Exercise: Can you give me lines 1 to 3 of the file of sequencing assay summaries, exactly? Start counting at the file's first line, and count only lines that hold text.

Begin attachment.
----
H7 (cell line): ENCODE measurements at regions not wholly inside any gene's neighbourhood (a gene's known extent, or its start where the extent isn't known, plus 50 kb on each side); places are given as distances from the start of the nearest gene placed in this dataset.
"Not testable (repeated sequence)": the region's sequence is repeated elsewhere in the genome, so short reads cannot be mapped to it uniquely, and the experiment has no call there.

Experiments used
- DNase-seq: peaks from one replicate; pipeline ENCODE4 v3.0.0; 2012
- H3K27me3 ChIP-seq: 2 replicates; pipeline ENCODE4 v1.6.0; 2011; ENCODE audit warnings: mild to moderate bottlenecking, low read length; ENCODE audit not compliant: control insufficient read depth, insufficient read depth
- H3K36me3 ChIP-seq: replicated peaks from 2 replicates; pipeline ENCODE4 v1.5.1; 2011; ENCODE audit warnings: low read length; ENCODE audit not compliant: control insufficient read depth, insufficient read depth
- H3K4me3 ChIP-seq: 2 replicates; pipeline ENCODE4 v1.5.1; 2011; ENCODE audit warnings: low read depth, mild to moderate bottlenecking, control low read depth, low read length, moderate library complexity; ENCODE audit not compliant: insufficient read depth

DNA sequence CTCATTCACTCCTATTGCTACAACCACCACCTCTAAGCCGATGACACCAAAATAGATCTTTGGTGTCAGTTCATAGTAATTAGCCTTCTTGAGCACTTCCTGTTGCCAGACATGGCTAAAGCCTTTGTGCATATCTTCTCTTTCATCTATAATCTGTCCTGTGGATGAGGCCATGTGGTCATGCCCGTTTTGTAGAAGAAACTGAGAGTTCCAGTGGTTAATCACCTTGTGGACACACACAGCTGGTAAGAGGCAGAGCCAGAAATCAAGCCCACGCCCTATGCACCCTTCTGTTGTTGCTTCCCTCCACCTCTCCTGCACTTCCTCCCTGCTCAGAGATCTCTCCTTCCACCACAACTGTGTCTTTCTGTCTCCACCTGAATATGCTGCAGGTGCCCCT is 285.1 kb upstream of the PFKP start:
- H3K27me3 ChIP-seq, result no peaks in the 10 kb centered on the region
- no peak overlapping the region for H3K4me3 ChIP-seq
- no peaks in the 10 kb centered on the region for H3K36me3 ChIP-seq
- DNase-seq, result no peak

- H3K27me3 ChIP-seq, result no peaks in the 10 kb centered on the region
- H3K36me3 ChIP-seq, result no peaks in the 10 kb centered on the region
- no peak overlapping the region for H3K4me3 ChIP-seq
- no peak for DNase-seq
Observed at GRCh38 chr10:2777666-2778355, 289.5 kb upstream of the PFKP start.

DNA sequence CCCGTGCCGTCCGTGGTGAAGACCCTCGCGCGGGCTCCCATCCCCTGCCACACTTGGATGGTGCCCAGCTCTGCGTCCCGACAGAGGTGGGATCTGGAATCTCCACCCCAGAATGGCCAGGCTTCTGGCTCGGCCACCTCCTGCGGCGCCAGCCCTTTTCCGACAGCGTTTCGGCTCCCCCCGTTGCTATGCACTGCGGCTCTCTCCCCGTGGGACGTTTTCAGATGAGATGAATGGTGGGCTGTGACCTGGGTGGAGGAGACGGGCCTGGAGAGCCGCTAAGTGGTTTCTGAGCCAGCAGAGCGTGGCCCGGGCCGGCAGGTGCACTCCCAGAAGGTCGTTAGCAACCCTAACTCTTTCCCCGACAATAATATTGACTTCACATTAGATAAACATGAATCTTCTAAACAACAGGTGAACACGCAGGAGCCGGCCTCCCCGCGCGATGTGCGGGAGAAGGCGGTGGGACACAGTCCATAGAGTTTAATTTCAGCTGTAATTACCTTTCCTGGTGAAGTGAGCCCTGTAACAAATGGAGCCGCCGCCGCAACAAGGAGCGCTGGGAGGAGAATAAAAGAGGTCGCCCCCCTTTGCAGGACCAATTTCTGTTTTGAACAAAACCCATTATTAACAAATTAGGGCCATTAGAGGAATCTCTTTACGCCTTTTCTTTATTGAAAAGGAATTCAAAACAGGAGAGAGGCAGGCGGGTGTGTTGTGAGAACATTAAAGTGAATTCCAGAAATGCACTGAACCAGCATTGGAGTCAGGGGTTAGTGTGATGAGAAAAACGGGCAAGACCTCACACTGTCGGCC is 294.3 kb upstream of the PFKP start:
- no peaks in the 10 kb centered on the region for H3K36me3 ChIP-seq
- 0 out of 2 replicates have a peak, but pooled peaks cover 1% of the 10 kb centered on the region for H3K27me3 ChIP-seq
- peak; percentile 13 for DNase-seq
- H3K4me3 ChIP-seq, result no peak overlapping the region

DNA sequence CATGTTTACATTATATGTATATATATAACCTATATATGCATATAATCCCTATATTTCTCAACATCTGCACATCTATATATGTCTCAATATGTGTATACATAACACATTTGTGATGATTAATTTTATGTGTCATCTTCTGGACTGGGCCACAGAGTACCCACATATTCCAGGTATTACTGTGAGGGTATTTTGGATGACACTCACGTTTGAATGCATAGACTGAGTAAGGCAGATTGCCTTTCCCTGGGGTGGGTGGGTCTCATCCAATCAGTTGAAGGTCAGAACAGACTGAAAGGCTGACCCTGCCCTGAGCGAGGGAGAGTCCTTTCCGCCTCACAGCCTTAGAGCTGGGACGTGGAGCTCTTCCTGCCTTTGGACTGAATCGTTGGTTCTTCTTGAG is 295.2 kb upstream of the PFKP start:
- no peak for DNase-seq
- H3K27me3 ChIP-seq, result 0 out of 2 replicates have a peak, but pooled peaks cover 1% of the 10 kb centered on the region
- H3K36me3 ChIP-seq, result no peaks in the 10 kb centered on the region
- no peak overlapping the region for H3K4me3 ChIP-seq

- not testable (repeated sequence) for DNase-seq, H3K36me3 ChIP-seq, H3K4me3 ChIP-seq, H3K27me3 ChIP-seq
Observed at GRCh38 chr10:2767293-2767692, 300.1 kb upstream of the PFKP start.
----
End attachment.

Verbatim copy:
H7 (cell line): ENCODE measurements at regions not wholly inside any gene's neighbourhood (a gene's known extent, or its start where the extent isn't known, plus 50 kb on each side); places are given as distances from the start of the nearest gene placed in this dataset.
"Not testable (repeated sequence)": the region's sequence is repeated elsewhere in the genome, so short reads cannot be mapped to it uniquely, and the experiment has no call there.

Experiments used